The accuracy in the estimated source depth and activity (Eq. 1) was investigated based on the measurements with varying source collimator distance and varying amount of PMMA. For the activity, the relative deviation from the activity determined in the dose calibrator \({A}_{{\text{ref}}}\) was determined according to

$$\begin{array}{*{20}c} {A_{{{\text{diff}}}} = \frac{{A_{{{\text{est}}}} - A_{{{\text{ref}}}} }}{{A_{{{\text{ref}}}} }},} \\ \end{array}$$

where \({A}_{{\text{est}}}\) is the estimated activity, decay-corrected to the times of dose calibrator measurements. The error in the estimated depth was quantified as the direct difference.

For the phantom measurements with spherical sources in water, ROIs were delineated manually to cover the source extension plus a distance of half the spatial-resolution FWHM at approximately the actual source camera distance. The relative deviation in the estimated activity (Eq. 6) and the absolute distance error were calculated.

For the patient measurements with the conventional gamma-camera, the tumour activity uptake was estimated by manual delineation of a ROI encompassing the tumour with margin to also include spill-out. Adjacent to this, a background ROI was delineated for estimation of under- and overlying activity and background subtraction. Operator sensitivity was addressed by letting two operators perform the ROI delineations. As the lesions were situated in skeleton, the mass attenuation coefficient used for activity quantification (Eq. 1) was calculated by assuming mass-fractions of 50% tissue and 50% cortical bone [25]. The activities derived from the conventional and hand-held camera images were compared using Eq. 6, with the conventional system held as reference \({A}_{{\text{ref}}}\). Each activity estimate for the hand-held camera was compared to the mean estimates from both operators for the conventional camera. Images for the 1-h time point were omitted from analyses, as the fast plasma turnover of [177Lu]Lu-DOTA-TATE early after administration could otherwise give different activity uptakes at the times of the two measurements [26, 27]. Moreover, as the count rate was modest at the last imaging time point, only the LEHR collimator was used owing to its higher geometric efficiency. The influence of the assumed attenuating material composition on the estimated activity and source depth was also investigated by examining these as functions of different tissue-bone fractions.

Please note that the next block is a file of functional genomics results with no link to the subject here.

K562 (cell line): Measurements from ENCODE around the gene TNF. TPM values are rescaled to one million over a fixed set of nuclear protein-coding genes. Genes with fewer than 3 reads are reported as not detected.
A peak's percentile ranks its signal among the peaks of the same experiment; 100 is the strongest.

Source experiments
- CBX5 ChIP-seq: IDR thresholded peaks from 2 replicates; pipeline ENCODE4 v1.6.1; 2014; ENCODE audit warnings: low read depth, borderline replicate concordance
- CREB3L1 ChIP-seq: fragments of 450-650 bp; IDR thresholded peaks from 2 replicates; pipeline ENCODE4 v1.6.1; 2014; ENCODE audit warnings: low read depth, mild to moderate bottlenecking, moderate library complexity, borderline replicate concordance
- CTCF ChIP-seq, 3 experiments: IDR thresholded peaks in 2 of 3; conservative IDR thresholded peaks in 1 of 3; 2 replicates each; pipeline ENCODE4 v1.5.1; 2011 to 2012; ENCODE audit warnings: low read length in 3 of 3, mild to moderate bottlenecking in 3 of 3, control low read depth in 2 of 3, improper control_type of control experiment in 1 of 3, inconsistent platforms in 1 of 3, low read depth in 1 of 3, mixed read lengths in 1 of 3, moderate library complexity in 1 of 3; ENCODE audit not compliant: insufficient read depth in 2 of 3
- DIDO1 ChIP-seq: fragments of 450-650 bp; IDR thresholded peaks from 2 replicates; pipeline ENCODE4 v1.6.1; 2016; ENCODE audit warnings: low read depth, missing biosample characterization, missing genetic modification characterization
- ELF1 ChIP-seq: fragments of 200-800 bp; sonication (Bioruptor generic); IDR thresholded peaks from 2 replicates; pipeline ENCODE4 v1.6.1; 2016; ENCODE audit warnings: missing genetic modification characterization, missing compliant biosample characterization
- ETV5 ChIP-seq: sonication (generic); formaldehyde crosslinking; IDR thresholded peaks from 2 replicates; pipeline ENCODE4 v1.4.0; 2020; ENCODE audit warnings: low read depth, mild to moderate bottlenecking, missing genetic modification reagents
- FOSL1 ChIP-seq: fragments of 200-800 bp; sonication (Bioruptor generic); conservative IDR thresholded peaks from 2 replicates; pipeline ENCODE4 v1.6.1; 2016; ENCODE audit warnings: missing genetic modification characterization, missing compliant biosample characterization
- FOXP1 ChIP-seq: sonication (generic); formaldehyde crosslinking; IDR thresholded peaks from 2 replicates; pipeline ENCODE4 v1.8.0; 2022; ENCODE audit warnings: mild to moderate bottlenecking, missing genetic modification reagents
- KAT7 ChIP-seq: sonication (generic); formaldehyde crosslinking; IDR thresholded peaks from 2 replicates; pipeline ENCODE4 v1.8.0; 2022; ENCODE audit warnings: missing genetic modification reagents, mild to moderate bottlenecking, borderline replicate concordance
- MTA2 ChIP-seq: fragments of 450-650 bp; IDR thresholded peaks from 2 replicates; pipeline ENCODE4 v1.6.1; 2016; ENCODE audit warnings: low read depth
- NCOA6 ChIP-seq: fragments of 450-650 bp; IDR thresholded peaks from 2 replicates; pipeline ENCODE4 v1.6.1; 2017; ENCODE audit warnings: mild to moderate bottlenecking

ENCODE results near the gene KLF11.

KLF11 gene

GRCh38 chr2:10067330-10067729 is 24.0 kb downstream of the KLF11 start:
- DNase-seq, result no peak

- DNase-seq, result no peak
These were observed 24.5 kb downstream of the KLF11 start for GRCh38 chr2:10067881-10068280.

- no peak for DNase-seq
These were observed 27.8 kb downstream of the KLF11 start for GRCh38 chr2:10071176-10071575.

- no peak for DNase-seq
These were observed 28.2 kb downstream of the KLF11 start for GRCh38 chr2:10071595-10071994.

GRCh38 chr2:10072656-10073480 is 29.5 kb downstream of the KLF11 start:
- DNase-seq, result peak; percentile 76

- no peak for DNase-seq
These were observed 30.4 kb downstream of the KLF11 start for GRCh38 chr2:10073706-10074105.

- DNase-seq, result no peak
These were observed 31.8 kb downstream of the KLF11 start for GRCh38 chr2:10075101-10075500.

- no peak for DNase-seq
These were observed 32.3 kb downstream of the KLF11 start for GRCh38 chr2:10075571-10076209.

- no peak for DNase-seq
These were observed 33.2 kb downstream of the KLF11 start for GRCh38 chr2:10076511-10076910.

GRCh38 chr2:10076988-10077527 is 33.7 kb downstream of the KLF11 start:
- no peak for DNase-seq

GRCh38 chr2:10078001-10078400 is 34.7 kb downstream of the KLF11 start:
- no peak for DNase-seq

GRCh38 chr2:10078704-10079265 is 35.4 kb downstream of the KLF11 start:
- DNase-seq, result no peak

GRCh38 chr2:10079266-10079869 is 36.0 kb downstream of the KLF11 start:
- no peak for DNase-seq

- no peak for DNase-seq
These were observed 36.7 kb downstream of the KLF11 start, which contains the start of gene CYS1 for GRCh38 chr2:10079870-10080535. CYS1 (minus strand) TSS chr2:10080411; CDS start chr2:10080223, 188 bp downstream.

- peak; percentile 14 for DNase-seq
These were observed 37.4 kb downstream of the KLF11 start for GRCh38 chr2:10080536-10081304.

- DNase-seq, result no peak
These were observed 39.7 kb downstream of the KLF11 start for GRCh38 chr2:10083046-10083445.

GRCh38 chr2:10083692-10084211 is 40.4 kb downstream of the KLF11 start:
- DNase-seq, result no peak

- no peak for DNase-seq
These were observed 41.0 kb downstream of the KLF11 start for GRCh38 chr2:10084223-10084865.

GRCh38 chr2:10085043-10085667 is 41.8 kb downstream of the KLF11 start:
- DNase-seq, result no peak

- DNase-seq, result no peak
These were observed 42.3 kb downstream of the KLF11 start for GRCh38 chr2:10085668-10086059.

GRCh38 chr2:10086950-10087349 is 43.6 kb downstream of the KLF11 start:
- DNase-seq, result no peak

For the mouse measurements, the tumour activity uptake was estimated from the hand-held measurements with tissue as the assumed attenuating material. For the corresponding SPECT/CT image, the activity uptake was estimated by two operators, using manual delineations.

Sensitivities \({\varepsilon }_{i}\) (Eq. 3) determined from the large cylindrical phantom were used in near-all activity and depth estimations, with the exception of the mouse measurements where sensitivities obtained from the small tube were used instead, as this source was more similar in size to the implanted tumour.


Figure 4 shows results of the in-air measurements of the system sensitivity for LEHR and MEGP collimators and the three energy windows, both with and without the application of the TEW method for scatter correction. As noted, the system sensitivity exhibited a clear distance dependence that was more pronounced for the LEHR collimator owing to its thinner septa and the larger amount of septal penetration, especially for 208-keV photons [11, 28]. Application of the TEW method reduced the peak count rate, and to some extent mitigated the distance dependence for the 55- and 113-keV windows. “Appendix 2” provides the obtained parameter values of Eq. 3, for both collimators and all energy windows. The sensitivities for the large cylindrical source and the small tube source agreed well, except for the sensitivity acquired for the 208-keV window with the LEHR collimator, where the smaller source and ROI radii decreased the proportion of detected septum-penetrating photons.

Fig. 4
figure 4

System sensitivity for different source collimator distances for LEHR and MEGP collimators, separated into the respective energy window. Upper panels are gross-peak count rates and lower panels are net count rates after TEW scatter correction